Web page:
Djibouti: Migration Crossroads

Captured smuggler boats docked along the Djibouti coast, 2013. [State Department photo/ Public Domain]

About the Author: Catherine Weisner serves as Deputy Assistant Secretary of State for Population, Refugees, and Migration.

We hadn’t driven more than three dusty minutes before we encountered the first group of men clustered under a scraggly tree for shade, resting from their long journey on foot from Ethiopia. Here they waited for smugglers to take them to the boats they would use to attempt crossing the Red Sea to Yemen. I expected them to be more skittish, but the staff from the International Organization of Migration (IOM) explained that they are known to migrants as a helpful, friendly, and professional organization.

The men freely told us their stories — extremely limited prospects at home led each to pay smugglers the equivalent of US$ 380 — more than a year’s wages in rural Ethiopia. Sometimes whole communities pooled resources to send a few people out; many had borrowed… more »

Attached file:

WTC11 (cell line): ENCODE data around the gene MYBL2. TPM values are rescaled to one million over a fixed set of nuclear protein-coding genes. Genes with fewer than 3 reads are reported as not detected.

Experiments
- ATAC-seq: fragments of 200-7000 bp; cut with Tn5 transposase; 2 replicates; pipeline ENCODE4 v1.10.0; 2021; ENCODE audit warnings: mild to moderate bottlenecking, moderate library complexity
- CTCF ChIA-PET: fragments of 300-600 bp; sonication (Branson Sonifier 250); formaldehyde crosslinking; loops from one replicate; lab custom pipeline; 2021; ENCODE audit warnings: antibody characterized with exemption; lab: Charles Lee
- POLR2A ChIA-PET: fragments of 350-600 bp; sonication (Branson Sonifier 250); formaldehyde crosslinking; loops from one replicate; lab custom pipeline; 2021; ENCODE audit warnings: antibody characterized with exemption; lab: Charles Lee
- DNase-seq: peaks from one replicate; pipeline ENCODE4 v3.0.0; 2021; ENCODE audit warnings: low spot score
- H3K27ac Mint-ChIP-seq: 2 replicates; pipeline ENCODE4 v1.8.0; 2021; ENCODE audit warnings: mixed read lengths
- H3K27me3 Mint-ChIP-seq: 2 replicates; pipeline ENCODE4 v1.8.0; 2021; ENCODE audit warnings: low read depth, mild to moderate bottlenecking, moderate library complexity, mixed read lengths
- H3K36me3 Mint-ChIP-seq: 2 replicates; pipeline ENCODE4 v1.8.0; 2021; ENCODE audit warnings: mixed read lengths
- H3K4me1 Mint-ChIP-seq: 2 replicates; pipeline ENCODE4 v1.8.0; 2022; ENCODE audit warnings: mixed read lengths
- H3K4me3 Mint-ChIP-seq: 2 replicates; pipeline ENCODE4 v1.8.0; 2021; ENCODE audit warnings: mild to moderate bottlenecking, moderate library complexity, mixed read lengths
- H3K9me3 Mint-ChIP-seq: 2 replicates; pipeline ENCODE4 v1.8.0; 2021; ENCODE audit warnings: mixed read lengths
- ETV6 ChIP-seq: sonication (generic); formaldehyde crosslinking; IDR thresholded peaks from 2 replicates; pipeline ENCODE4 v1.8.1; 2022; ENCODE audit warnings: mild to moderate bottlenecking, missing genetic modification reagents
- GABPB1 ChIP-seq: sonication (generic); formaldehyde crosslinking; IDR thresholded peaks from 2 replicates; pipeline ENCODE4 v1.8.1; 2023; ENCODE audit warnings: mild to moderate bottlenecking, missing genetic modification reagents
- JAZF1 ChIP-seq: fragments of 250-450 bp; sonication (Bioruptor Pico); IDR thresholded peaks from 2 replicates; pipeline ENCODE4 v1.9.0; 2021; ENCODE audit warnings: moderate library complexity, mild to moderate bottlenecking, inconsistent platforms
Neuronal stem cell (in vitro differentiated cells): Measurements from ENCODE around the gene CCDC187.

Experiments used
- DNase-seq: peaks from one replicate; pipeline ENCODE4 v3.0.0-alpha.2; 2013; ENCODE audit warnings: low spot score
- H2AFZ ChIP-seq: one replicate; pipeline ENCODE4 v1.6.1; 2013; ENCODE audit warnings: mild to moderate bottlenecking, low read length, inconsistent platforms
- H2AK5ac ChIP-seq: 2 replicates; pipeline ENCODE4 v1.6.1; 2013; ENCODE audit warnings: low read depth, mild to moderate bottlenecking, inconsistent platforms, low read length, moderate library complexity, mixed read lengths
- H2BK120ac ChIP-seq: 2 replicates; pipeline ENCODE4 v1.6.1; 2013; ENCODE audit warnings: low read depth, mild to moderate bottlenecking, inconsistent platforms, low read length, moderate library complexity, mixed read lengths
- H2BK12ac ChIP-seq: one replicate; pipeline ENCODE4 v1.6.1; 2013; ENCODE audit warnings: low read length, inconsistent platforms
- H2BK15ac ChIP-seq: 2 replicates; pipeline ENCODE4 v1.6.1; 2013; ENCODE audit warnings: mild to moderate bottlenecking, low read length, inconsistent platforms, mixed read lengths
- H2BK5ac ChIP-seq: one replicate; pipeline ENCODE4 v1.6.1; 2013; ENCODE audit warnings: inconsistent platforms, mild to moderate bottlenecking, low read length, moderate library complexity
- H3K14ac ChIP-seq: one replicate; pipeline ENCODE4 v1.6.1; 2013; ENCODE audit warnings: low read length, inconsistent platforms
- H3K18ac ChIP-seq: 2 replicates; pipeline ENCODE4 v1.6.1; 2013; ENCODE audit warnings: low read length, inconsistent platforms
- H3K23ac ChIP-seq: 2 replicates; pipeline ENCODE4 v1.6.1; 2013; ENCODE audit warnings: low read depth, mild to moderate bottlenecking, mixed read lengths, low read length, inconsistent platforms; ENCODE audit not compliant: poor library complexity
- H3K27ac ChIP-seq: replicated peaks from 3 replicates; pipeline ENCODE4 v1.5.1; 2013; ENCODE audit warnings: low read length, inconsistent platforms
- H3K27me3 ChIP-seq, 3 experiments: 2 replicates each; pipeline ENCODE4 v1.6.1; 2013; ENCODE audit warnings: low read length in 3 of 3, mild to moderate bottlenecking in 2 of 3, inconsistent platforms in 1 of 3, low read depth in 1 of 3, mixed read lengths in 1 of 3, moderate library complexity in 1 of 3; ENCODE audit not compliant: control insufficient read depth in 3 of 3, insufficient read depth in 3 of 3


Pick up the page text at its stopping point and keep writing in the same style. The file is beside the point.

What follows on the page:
More: Crisis in the Horn of Africa | How You Can Help

Secretary of State Hillary Rodham Clinton delivered remarks on the humanitarian crisis in the Horn of Africa at the International Food Policy Research Institute (IFPRI) on August 11, 2011. Secretary Clinton discussed the ongoing international humanitarian response, as well as how the crisis in the Horn of Africa shows the urgency of investing in sustained food security through efforts such as Feed the Future, the U.S. Government’s global hunger and food security initiative.

Secretary… more »

By: U.S. Assistant Secretary of State for Political-Military Affairs Andrew J. Shapiro 

I recently traveled to Djibouti, Kenya and the Democratic Republic of the Congo (DRC) with Deputy Assistant Secretary of Defense Vicki Huddleston and representatives from the U.S. Africa Command (AFRICOM), and a colleague from the Department’s Bureau of African Affairs. This was the first trip to the region by an Assistant Secretary for Political-Military Affairs in at least the last 10 years, and a unique opportunity to see first-hand much of the assistance we have provided to the region. My visit reinforced to me the importance of the efforts of the Bureau of Political-Military Affairs in Eastern and Central Africa to train peacekeepers, combat piracy, support military reform, and eliminate excessive quantities of small-arms. These security assistance programs, overseen by our Bureau, support the State Department’s mission to promote stability and good governance and set the stage for humanitarian aid and development…